Kristi graduated from the University of Kansas with a degree in Human Development and Developmental Psychopathology of Children.
The definition of truancy is when a child, typically adolescent or teenage children, misses more than the allowed number of days of school. Each state has a different protocol for what they consider is an appropriate number of unexcused absences.
"Habitual truancy" is when a child misses several consecutive days in a row or hits a total number of unexcused absences for a semester or year. In cases of habitual truancy, it is not uncommon for the juvenile or family court to become involved.
Consequences of Truancy
The Office of Juvenile Justice and Delinquency Prevention (OJJDP) recognizes four main divisions between the risk factors and kids who have a pattern of skipping school.
1. Family Orientation
- Inadequate supervision
- Poor attitude about the importance of education poverty
- Alcohol or drug abuse
- Uninformed about current state attendance laws
2. School Influences
- Population of school
- School teaching styles
- School does not provide a "safe" environment
- Shortage of resources to deal with the investigation of potentially truant kids
- School's ability to deal with learning disabilities and emotional disabilities
- Inconsistent collection of attendance data
- Overall attitude about attendance and learning
3. Socioeconomic Issues
- Kids who have to work to support the family
- Kids who are not allowed to attend school for religious reasons
- Single-parent families
- Kids of military families who may be excessively mobile
- Parents with multiple jobs
- Inadequate transportation
4. The Students Themselves
- Being bullied at school
- Drug and alcohol abuse
- Illness or emotional problems
- Mental disability
- Social disorders
Effects of Truancy
Kids Are Less Likely to Graduate or Get Their GED and May Have to Repeat Grades
The effects of children chronically missing school are both immediate and latent. Kids may fall prey to being "pushed out" and be expelled because they are truant or underachieving. Kids who are truant are more likely to drop out or not graduate, and if they do drop out, they are less likely to acquire their GED. Kids who attempt to stay in school but continue to struggle with truancy also struggle with low grades and may have to repeat grades.
There May Be Behavioral Issues, Substance Abuse, and Criminal Activity
Kids may have behavioral issues, and administrative staff may not be equipped to deal with the needs of the individual. Kids may resort to substance abuse, delinquency, criminal activity, or gang involvement, or they may become involved in more serious criminal activity, which can be problematic.
Habitually Truant Kids May Go to Juvenile Detention Facilities
Children who are habitually truant can be placed in juvenile detention facilities. 60% of all cases that go to court are adjudicated—meaning they are convicted. The outcomes are varying because each case is disposed of based on the individual. In most cases, kids are placed on probation; however, kids can be put in foster care or group homes. There is no evidence that suggests taking truant children away from their homes and families successfully deters truancy.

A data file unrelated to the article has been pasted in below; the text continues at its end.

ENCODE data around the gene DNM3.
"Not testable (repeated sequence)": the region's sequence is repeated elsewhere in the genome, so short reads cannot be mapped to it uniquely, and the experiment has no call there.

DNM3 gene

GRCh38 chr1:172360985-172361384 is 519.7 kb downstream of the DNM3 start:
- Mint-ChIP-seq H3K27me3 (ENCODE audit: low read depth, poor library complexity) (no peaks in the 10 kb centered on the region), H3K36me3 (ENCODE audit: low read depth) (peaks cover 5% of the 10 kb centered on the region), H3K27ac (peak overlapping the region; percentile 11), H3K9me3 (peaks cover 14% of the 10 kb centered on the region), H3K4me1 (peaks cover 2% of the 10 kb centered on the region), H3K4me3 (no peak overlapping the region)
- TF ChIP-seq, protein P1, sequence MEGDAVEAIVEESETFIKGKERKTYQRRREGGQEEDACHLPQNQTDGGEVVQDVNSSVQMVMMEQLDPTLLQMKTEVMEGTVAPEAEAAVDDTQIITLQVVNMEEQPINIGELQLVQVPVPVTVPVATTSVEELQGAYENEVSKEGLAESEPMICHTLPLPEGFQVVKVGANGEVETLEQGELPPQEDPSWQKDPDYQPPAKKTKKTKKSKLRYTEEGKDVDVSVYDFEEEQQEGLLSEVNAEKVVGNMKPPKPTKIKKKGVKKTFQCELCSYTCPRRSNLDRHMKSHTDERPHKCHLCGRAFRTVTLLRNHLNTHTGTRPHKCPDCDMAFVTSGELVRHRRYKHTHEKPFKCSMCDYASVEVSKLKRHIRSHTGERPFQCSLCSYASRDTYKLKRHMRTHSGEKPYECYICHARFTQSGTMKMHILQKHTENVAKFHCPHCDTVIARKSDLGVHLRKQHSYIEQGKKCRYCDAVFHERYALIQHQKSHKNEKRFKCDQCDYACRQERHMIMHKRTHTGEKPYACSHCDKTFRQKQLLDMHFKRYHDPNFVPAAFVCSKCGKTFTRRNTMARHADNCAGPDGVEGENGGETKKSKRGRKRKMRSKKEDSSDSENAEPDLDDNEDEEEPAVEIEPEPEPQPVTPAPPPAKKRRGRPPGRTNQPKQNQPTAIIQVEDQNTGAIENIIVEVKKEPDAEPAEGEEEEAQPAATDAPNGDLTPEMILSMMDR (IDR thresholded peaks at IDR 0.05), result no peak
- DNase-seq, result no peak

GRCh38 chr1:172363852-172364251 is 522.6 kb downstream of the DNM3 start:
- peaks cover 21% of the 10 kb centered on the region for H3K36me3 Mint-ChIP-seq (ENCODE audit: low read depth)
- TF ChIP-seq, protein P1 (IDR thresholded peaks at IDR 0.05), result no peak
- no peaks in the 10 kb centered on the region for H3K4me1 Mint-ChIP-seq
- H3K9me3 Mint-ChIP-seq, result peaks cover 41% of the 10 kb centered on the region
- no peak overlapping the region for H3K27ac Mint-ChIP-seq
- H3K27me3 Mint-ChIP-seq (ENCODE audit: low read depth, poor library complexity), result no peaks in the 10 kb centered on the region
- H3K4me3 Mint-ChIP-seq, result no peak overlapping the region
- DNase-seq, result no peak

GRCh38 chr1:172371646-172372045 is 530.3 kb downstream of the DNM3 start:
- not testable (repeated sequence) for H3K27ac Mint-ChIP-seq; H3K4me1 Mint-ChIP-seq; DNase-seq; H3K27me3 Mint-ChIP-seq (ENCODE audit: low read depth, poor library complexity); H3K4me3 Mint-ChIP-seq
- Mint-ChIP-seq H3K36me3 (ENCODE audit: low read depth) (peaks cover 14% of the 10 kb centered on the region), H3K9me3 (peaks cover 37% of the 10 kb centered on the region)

Ways to Reduce Truancy
Connect Families and Schools
Experts agree that the #1 way to reduce truancy is to attach families to the schools and the community to work together to understand the importance of education. If the school, the family, and the community are all working together, it's much more likely that productive strategies will be put into place and used effectively.
Keep Attendance Records and Maintain Consistency
Schools must keep accurate attendance records and maintain consistency for all students in regard to excused and unexcused absences. If the policies about absences are clear, students and parents will be less likely to be confused.
Create Alternatives to Harsh Punishments
School districts sometimes create alternatives to suspension and expulsion. Oftentimes, schools or juvenile and family court systems will negotiate contracts with truant kids hoping to foster attendance by holding the child accountable.
Provide After-School and Alternative School Programs
Many school districts offer after-school programs, alternative school programs, technical schools, and specialized training schools, which have been successful for many youths. They may include dance, art, advanced courses, or training and are often tailored to the individual student's learning style through the use of an IEP (individual education program).
Create a Safe and Positive Atmosphere at School
Creating a safe and positive atmosphere for all students that provides discipline, structure, and support from the family, the school, and the community will most likely be our best hope for reducing truancy in the future.
This content reflects the personal opinions of the author. It is accurate and true to the best of the author’s knowledge and should not be substituted for impartial fact or advice in legal, political, or personal matters.